Patrick D. Rasico is a Ph.D. candidate studying the history of modern Britain and empire. His research focuses upon the relationships between the processes of empire formation, the production of representations of India by Europeans, and how Britons collected and circulated South Asian artwork and artifacts in South Asia and in London during the latter part of the eighteenth century and early nineteenth century. Rasico’s research explores larger questions of how Indian material culture and its movement to Britain encouraged a series of British re-imaginings of the geographic divisions and definitions of British and “oriental” spaces both in colonial India and in London. His dissertation examines how Britons’ uses, circulation, and display of Indian artworks and antiquities reflected and engendered continuous British reevaluations of the “oriental” nature of Indian and British peoples and geographies throughout the Georgian period.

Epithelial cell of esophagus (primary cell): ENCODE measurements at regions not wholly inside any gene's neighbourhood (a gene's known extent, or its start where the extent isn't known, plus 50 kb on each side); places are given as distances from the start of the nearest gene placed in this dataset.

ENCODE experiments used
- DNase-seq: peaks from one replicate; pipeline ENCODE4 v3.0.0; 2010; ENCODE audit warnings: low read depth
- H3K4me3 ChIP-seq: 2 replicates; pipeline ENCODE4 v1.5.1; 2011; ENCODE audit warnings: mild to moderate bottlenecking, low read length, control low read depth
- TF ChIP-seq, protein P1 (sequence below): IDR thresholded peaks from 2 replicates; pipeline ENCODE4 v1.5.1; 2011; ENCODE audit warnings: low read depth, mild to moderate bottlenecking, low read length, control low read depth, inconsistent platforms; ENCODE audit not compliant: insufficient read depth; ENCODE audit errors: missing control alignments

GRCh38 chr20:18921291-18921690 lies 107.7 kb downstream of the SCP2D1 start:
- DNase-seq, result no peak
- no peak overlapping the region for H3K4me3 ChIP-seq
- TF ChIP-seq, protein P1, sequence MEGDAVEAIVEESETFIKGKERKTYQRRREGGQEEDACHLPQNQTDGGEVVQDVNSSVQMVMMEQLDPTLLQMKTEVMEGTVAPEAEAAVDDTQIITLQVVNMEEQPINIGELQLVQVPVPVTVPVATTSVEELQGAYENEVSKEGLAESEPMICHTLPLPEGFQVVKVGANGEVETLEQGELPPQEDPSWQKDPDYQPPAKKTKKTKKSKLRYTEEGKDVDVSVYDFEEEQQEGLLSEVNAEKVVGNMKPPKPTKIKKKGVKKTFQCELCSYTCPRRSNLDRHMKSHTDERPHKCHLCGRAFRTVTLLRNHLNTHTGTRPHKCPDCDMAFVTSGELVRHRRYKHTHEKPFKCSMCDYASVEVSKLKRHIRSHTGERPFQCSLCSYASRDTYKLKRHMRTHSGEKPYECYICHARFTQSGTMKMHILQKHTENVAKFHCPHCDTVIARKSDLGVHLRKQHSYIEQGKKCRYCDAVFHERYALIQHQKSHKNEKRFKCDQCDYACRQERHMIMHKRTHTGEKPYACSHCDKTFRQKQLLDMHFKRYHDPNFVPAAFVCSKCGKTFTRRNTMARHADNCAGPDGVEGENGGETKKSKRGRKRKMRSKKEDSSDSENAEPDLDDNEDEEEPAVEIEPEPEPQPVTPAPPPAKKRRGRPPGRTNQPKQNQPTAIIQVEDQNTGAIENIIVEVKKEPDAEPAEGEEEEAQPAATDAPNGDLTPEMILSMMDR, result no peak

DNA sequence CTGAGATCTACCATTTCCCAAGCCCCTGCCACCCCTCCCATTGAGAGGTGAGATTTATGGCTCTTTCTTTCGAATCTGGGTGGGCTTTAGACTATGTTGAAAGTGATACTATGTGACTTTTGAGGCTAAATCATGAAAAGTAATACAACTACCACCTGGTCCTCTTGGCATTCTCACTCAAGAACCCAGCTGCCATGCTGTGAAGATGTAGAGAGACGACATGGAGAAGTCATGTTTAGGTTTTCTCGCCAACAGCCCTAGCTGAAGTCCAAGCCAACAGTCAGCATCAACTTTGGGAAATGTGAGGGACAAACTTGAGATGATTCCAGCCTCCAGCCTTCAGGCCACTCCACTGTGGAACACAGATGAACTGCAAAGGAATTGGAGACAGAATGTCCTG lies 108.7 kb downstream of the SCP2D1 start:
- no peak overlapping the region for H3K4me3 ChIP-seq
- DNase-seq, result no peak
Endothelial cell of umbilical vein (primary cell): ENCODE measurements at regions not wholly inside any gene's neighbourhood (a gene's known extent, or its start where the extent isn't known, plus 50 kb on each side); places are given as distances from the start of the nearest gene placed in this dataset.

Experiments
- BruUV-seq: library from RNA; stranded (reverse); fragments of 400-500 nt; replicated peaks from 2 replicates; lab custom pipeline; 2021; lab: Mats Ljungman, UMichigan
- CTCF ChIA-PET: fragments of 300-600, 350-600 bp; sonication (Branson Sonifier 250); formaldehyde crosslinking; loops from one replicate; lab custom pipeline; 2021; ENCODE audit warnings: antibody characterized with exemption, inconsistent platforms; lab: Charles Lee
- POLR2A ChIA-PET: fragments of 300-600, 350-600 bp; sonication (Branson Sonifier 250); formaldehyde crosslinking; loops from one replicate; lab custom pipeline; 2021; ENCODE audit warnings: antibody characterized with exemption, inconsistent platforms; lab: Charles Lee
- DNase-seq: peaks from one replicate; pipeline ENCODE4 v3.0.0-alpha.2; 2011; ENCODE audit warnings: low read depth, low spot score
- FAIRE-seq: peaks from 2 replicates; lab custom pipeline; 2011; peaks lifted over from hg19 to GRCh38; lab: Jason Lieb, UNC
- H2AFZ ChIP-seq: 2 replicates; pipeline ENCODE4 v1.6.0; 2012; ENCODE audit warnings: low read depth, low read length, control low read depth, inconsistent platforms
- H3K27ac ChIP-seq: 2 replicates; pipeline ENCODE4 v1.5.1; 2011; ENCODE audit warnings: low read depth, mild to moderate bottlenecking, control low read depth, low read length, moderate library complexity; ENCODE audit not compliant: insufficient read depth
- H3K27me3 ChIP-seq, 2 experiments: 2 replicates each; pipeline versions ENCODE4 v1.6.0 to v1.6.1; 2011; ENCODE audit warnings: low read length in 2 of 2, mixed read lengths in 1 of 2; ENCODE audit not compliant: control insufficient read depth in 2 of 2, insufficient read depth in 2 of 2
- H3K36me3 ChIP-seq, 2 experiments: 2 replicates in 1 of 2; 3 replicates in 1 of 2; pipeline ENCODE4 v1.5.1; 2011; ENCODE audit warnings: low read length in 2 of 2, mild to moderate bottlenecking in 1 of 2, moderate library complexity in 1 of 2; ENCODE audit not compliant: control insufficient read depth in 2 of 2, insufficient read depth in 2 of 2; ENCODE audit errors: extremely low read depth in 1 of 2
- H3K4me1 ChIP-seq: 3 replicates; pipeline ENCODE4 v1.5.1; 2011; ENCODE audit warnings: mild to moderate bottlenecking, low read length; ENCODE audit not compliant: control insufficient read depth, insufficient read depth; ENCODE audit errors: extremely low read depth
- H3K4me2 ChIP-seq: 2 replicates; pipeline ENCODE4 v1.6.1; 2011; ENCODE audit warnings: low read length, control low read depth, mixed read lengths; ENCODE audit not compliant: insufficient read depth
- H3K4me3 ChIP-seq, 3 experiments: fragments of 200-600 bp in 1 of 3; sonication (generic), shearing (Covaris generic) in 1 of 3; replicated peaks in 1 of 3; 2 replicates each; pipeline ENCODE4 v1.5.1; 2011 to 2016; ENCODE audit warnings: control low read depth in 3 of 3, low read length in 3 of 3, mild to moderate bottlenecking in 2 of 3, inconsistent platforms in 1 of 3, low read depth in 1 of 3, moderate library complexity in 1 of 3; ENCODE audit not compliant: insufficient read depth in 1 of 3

The Department of History at The Pennsylvania State University honored his first M.A. thesis, “Auctions, Exotica, and Social Status: Categorizing and Perceiving South Asian Artwork and Antiquities in Eighteenth-Century Britain,” with an award for best research project in 2012. In addition, Rasico presented this thesis in a public forum at the Annual History Graduate Student Association Paper Competition Conference at The Pennsylvania State University. He delivered a paper entitled “Daniells' Calcutta: Visions of Life, Death, and Nabobery in Late Eighteenth-Century British India” at the North American Conference on British Studies in 2015. At the 2017 Southern Conference on British Studies, he presented a paper entitled, “Intellectual Circles and Collecting South Asian Coins in Georgian Britain: The Indian Specie and Collecting Practices of Sarah Sophia Banks.”
Rasico’s article, “Calcutta ‘In These Degenerate Days’: The Daniells’ Visions of Life, Death, and Nabobery in Late Eighteenth-Century British India,” will be published in The Journal for Eighteenth-Century Studies in early 2019. His advisor is Professor James A. Epstein.